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The biopharmaceutical sector can look forward to a financially flush venture funding environment in 2008
The dotcom bubble is back and with it comes a new wave of venture capitalists (VCs) that are pouring money, not just into Internet companies, but into life sciences companies as well—and in increasingly larger numbers.
According to an article in The New York Times in October: "Internet companies with funny names, little revenue, and few customers are commanding high prices. And investors, having seemingly forgotten the pain of the first dot-com bust, are displaying symptoms of the disorder known as irrational exuberance."
While The Times focuses more on information technology companies like Facebook, Yahoo, and Google, the evidence points to a burgeoning number of VCs snapping open their checkbooks and waving them in the direction of biopharmaceutical companies.
According to Healthcare Corporate Finance News, healthcare firms garnered roughly $2.5 billion of venture capital funding during the third quarter of 2007. That's a 10% increase in new venture deals over the same period last year, and a 14% gain in dollars pouring into healthcare companies. The life sciences sector comprises the lion's share of the new deals (Table 1).
Table 1. Healthcare venture capital investments (third quarter ended June 30, 2007)
In a study of venture fund activity throughout the first three quarters of 2007, Healthcare Corporate Finance reports that the medical device sector topped the list of life sciences companies gaining the most venture funding, with 25% of the quarterly dollar total for all sectors combined. "The second-largest deal of the quarter, a $110-million Series E financing for Globus Medical, a developer of spinal implant systems and biomaterials, was led by Clarus Ventures. Neuromed Pharmaceuticals, a biopharmaceutical company developing drugs for chronic pain, announced the largest deal among pharmaceutical, biopharmaceutical, and biotech companies, with a $53.3-million Series E financing led by MPM Capital," says the report.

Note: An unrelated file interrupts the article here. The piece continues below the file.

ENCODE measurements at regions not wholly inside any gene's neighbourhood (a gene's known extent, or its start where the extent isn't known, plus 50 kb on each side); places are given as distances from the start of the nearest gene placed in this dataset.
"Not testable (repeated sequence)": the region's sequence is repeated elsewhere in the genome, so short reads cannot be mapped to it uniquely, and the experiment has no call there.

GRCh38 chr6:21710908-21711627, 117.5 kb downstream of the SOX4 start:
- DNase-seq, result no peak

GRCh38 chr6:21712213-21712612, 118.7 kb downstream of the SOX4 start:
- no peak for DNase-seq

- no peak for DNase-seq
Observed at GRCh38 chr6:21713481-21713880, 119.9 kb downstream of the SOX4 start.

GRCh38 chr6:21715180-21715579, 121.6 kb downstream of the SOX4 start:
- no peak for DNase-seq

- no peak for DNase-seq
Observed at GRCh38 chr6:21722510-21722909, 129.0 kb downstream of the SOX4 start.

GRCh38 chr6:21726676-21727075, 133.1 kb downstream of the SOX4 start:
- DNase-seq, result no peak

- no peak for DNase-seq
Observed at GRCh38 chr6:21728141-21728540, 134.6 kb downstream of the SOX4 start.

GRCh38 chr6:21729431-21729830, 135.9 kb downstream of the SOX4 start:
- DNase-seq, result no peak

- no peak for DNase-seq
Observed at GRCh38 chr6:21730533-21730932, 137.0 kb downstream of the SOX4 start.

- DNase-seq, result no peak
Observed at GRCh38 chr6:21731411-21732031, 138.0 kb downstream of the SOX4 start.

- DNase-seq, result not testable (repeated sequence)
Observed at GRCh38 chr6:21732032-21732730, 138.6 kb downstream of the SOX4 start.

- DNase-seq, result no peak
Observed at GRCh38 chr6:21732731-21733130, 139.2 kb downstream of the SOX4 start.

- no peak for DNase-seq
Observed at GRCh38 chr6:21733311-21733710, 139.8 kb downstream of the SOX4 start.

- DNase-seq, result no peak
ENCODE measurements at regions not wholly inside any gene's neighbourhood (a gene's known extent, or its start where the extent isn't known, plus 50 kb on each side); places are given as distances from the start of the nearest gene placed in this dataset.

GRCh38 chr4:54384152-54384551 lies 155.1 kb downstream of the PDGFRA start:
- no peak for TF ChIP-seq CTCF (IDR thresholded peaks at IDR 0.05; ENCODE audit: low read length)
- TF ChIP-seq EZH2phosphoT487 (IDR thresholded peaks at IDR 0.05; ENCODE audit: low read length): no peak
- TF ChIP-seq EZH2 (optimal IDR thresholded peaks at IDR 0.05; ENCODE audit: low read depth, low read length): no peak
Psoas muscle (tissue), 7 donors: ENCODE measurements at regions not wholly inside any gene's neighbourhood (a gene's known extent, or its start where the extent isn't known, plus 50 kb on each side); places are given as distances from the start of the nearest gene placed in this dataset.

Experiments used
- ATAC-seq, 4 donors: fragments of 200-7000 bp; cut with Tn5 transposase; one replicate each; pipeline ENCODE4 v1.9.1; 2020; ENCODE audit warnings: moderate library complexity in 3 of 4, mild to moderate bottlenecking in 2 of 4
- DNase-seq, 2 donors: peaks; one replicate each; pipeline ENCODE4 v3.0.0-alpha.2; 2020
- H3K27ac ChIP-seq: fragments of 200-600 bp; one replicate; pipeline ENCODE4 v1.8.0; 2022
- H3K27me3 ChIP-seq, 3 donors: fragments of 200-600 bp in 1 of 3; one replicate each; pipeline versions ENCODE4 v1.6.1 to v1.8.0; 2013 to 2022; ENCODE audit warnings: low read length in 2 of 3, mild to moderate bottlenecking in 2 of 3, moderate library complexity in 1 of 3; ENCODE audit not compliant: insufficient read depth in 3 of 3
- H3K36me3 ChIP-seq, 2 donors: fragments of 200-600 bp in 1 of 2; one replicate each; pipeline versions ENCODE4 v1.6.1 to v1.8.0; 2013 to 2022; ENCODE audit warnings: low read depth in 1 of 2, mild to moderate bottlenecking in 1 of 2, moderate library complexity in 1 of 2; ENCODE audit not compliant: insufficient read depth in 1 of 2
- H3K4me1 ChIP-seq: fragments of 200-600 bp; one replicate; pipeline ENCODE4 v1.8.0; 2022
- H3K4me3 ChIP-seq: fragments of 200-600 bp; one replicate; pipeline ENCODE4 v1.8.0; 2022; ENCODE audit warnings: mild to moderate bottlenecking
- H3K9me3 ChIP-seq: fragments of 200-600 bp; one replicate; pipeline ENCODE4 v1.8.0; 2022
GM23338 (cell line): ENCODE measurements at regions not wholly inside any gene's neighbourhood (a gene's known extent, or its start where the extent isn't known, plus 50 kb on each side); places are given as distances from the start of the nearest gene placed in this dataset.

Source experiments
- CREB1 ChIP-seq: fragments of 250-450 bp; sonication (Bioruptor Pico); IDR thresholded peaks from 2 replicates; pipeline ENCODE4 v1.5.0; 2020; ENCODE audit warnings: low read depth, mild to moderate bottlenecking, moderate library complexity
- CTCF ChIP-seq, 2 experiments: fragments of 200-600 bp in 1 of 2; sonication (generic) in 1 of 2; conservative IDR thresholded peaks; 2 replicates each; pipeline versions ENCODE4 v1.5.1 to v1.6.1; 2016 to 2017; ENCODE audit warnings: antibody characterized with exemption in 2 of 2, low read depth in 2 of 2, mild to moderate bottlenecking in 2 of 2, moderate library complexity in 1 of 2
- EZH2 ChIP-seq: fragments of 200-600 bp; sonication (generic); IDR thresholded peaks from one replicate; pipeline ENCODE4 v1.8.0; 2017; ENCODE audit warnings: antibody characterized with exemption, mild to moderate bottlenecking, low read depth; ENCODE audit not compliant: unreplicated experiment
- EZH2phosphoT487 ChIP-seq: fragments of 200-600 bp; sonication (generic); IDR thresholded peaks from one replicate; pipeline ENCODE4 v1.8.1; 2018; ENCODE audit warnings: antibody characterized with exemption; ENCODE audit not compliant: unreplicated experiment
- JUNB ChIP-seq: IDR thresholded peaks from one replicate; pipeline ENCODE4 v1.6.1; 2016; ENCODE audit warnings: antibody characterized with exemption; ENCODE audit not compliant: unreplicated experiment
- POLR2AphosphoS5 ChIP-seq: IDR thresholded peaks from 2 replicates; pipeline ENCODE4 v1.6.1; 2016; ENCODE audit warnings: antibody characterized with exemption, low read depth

In the entire healthcare field, the busiest companies were not attracting single venture investors, but sometimes four or five of them. That's a telling sign. A rule of thumb on Wall Street is that if more than one venture firm is knocking on your door, then the investment purse strings are really loosening. That has to be considered good news in the biopharmaceutical sector, particularly for startup companies who should most benefit from a pumped-up venture funding climate. The evidence backs that theory. Seed money going to smaller companies accounted for 29% of all venture investments in the first quarter of 2007, up from 26% during the same quarter in 2006. Table 2 lists the most active healthcare venture capital firms.
Table 2. The most active healthcare venture capital firms (third quarter 2007)
The life sciences sector hasn't seen this big a pipeline since 2001, when venture firms turned away from Internet companies and toward biopharmaceutical companies in a desperate bid to stem the losses incurred when vast armies of dotcom dinosaurs went belly-up. The fact that, as The Times points out, the rise in venture funding in the life sciences market this year coincides with the rise in venture funding in the Internet market, is somewhat worrisome. After all, it was only six or seven years ago when an estimated $1.5 billion was lost by venture capital firms. Shouldn't they be worried about history repeating itself?